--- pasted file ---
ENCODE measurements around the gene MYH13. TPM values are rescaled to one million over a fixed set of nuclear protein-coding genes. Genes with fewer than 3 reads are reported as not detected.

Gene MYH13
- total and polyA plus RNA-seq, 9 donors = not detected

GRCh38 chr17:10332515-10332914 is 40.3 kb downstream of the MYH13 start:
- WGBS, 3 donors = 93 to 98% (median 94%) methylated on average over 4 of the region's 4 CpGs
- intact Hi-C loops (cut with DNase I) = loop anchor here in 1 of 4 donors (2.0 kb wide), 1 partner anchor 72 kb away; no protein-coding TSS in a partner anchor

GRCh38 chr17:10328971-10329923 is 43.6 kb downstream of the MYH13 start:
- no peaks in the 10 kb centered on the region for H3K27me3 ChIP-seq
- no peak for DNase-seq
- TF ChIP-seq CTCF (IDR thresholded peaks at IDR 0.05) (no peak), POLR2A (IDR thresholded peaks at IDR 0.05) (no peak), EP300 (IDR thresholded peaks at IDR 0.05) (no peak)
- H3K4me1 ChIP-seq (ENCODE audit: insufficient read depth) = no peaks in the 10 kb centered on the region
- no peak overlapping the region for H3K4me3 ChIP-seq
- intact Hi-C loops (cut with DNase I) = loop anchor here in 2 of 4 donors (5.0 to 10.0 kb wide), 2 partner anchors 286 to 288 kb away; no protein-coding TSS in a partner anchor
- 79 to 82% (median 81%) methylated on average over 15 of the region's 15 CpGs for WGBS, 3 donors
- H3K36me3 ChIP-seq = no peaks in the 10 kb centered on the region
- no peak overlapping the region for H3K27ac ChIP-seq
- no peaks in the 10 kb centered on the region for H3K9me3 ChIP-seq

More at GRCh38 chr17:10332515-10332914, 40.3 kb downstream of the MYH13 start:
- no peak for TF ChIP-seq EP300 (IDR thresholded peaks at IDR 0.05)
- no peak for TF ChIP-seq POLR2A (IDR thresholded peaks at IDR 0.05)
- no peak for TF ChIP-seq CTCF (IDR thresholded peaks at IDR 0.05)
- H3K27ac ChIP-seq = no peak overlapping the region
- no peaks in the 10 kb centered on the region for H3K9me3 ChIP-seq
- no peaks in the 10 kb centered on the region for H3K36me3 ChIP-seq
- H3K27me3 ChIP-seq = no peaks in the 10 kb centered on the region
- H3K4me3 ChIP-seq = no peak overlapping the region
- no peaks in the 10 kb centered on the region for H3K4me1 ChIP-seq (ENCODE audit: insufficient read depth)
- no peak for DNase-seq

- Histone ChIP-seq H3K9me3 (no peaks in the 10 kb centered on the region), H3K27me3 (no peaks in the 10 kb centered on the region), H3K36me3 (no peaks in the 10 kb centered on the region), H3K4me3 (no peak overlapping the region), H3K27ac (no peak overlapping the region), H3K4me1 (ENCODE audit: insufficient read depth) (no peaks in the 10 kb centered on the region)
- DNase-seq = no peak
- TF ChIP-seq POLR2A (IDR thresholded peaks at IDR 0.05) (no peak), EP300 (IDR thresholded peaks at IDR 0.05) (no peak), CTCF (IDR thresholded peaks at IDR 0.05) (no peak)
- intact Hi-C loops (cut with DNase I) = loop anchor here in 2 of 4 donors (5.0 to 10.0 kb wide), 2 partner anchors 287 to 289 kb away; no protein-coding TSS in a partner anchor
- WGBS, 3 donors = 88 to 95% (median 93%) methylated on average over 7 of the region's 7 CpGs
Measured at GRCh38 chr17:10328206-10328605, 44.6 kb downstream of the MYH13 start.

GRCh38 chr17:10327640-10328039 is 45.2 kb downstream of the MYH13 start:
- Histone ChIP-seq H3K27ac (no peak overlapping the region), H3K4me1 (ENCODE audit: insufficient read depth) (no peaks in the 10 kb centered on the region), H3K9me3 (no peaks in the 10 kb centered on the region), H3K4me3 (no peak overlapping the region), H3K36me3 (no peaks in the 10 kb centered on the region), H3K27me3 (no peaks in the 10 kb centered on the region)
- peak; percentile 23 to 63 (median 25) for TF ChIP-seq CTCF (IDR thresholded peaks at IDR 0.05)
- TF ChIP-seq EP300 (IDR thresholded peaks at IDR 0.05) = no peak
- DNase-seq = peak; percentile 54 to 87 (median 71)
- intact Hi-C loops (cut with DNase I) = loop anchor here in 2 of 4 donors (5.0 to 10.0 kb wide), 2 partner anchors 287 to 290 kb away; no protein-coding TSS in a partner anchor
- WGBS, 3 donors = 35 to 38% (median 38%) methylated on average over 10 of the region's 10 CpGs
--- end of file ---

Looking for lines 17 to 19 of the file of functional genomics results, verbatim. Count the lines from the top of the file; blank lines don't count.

- no peaks in the 10 kb centered on the region for H3K9me3 ChIP-seq

More at GRCh38 chr17:10332515-10332914, 40.3 kb downstream of the MYH13 start:
- no peak for TF ChIP-seq EP300 (IDR thresholded peaks at IDR 0.05)